Posted by: jeannineatkins | November 26, 2012

Conversations with an Outline

When I teach writing, I try to keep in mind that everyone has a different method. Just because I’ve plunged into work without a clear idea of where I’m going doesn’t mean that other people won’t write something great by beginning with a structure. So I offer exercises that focus on developing scenes, wherever they’ll end up, and exercises that ask writers to turn their eyes from particular moments to glance toward beginnings, middles, ends, and back again. A painter has to be very careful about the spot where her brush touches canvas, but often steps back to see how one color looks against another, how a particular shape looks within the frame.

As we near the end of the semester, I asked students to write one through ten, starting with their character’s birth, which is probably going to be outside the narrative frame, and use ten for the last scene of their novels. The other numbers should be key points of action or insight, and again, some may not appear within the story. They had ten minutes. I’m never very generous with time, as we have so much to do. Most found it helpful to take this long view with a rough outline, before going back to early chapters.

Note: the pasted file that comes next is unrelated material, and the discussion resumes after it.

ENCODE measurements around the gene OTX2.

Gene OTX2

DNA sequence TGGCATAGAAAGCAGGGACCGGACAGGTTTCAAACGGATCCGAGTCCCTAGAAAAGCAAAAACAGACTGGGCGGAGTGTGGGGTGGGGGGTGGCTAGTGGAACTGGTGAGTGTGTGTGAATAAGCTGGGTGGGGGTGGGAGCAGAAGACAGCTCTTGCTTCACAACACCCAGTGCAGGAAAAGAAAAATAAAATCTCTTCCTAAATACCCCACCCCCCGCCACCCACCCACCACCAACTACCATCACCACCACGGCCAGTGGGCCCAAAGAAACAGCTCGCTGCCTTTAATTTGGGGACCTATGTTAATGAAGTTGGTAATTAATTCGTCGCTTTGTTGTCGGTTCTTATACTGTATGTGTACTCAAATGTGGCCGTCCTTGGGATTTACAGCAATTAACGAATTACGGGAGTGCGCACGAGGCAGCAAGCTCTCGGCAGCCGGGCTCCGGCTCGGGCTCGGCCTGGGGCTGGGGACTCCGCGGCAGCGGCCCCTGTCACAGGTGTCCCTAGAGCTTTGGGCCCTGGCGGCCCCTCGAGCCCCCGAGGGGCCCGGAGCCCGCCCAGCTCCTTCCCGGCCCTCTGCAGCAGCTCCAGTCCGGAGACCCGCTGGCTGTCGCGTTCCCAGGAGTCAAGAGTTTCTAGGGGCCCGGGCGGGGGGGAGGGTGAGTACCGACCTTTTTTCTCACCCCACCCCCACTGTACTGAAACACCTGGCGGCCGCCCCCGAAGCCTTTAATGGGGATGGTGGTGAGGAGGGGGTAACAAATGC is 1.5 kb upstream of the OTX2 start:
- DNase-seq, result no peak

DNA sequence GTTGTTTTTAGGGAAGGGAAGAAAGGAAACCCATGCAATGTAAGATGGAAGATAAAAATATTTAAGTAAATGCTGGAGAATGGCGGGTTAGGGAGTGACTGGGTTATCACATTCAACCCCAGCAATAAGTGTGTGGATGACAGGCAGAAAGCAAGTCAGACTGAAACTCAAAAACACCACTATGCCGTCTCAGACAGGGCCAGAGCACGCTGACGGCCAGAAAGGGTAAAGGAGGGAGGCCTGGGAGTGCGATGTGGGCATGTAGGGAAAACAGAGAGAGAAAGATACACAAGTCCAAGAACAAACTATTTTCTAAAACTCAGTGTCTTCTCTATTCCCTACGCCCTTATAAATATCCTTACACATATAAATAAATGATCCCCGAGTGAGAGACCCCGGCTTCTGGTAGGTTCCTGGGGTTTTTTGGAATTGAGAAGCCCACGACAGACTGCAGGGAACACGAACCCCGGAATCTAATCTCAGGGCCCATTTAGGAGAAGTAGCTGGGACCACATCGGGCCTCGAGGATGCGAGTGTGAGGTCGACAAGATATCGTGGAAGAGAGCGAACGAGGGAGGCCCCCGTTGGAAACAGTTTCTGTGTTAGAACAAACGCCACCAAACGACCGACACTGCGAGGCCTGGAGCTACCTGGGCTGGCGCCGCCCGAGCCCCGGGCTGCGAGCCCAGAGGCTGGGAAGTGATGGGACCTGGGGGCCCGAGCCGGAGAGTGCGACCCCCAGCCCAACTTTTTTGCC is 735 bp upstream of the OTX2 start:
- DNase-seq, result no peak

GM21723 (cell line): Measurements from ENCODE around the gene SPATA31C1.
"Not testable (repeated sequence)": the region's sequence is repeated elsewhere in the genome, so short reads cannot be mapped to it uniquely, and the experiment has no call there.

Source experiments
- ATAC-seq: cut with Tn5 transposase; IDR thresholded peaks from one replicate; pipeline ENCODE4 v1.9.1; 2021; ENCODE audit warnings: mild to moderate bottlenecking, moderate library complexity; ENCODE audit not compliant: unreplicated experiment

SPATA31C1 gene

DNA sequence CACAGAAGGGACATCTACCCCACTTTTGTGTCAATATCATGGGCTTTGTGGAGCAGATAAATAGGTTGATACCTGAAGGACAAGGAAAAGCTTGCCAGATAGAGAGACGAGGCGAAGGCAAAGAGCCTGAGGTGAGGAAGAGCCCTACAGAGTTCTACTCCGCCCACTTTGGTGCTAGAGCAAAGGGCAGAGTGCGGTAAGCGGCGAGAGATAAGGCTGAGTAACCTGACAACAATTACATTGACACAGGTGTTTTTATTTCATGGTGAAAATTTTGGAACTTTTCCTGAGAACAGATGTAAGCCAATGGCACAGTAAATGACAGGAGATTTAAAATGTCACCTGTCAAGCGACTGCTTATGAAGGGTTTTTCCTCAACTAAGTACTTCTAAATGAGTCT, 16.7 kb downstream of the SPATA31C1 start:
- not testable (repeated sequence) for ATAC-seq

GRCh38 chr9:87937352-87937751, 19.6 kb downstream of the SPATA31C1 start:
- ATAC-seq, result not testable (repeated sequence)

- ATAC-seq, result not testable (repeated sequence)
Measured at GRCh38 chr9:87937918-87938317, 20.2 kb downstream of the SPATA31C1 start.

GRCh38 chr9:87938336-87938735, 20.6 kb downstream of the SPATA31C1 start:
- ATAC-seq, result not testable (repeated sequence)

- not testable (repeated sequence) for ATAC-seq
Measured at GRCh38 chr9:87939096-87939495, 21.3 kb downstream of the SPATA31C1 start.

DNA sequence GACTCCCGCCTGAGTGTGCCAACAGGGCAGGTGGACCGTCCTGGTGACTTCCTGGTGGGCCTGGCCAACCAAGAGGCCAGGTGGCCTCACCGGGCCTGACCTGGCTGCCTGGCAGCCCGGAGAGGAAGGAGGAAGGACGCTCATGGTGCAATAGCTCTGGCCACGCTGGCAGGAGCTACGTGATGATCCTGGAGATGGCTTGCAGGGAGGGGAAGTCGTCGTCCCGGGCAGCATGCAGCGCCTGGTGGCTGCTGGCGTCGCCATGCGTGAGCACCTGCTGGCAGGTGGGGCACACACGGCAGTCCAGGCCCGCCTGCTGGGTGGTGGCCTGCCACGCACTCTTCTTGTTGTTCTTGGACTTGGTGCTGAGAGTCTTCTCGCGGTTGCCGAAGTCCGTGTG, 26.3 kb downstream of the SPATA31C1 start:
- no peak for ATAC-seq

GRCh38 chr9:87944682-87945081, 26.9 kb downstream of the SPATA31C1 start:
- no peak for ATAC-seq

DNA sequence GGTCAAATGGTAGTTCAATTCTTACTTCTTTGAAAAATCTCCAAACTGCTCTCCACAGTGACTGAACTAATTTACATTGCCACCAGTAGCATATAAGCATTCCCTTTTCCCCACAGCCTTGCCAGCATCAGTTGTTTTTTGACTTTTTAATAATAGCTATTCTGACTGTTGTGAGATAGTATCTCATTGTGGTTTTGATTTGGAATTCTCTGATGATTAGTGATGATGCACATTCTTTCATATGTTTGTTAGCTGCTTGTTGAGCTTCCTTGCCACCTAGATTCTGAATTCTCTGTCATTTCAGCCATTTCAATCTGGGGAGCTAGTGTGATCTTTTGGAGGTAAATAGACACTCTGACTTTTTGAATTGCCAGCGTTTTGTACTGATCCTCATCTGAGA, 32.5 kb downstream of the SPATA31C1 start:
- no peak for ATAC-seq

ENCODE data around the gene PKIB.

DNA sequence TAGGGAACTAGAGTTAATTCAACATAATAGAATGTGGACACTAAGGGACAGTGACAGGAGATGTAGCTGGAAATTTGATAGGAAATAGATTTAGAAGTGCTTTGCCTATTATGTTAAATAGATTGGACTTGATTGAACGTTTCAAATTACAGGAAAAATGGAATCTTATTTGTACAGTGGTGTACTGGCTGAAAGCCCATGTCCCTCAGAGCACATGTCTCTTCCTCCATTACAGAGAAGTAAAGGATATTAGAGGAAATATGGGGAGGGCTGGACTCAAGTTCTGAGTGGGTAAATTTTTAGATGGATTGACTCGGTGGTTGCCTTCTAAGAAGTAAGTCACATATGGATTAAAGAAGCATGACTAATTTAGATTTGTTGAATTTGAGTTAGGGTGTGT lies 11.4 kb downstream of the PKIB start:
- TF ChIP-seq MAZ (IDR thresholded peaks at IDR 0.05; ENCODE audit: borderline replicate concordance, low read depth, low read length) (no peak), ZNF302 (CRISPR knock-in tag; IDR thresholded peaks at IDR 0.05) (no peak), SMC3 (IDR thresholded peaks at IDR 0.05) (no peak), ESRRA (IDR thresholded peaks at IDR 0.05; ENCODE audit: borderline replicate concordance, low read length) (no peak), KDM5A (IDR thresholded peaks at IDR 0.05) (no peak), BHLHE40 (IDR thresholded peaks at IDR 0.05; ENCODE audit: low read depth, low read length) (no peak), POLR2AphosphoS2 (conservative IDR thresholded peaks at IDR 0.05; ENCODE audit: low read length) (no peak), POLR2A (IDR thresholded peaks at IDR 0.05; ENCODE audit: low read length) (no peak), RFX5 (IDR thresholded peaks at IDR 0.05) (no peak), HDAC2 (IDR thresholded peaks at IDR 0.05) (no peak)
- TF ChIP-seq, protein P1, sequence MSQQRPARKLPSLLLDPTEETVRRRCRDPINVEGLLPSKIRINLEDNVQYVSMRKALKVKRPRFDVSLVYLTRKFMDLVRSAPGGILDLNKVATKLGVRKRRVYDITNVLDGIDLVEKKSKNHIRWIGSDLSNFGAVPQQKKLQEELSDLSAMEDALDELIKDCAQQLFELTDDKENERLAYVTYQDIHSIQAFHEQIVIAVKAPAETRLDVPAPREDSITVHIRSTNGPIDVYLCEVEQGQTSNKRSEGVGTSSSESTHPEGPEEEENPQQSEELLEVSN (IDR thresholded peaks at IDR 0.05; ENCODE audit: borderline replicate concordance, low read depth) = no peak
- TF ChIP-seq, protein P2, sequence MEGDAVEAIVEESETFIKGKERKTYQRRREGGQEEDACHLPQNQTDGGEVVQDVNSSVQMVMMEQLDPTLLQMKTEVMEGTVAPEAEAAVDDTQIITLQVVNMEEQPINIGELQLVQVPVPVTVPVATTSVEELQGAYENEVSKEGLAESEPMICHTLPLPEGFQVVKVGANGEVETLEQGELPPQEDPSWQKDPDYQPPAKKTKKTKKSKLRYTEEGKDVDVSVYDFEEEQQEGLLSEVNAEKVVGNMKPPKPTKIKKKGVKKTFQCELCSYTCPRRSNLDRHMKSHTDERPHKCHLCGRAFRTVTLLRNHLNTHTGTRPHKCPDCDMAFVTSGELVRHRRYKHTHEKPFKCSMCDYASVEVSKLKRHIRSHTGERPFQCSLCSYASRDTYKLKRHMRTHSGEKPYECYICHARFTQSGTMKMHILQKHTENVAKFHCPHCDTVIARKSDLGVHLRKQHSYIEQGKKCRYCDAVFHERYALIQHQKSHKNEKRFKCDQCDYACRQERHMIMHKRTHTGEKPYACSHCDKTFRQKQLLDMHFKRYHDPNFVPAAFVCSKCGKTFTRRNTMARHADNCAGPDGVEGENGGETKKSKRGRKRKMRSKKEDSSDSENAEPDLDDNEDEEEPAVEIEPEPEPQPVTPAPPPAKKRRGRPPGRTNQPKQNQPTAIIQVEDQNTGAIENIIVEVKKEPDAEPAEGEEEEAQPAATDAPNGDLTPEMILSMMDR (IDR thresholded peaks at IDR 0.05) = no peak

Recently, Amy Greenfield wrote a great post called How to Write Fast(er) about picking up speed (noting that speed is relative) while writing the sequel to her novel, Chantress. Her method includes outlining, and breaking away from it.  I’m in the very early stages of the first novel I’ve begun with an outline, albeit one that’s so saggy it flutters in the slightest breeze. I’ve got index cards and maps, but no push pins — I’m willing to let everything slip-slide around as the characters develop, or change from minor to major, or disappear. I’m inviting a sense of structure earlier in my process, but also spending relaxed time with my characters to get to know them, and let them change before my eyes. A sloppy process, and when I’ve tidied some dialog, sometimes I go back to check my sketchy maps. Letting the outline speak to the paragraphs under my fingers, and letting them talk back.

I still write out of order, collecting parts of scenes that don’t belong. I won’t let myself stop until I’ve found them a place. And now my smudgy outline also gives me a sense of safety, like the stack of books at my elbow. People have made their way through. There’s something ahead to keep reaching for.





  1. Thank you for the kind words, Jeannine! I’m glad you found something helpful in them. I think your smudgy outline sounds wonderful, and so does the way you’re using it.

    I know some people work best with detailed, highly organized outlines, but I need something more provisional myself – a rough guess about which rocks I could use to get across the river, knowing all the while that I might leap to an entirely different one once I’m out there in the rapids. (And that’s it’s possible I’ll decide to cross an entirely different river, too.)

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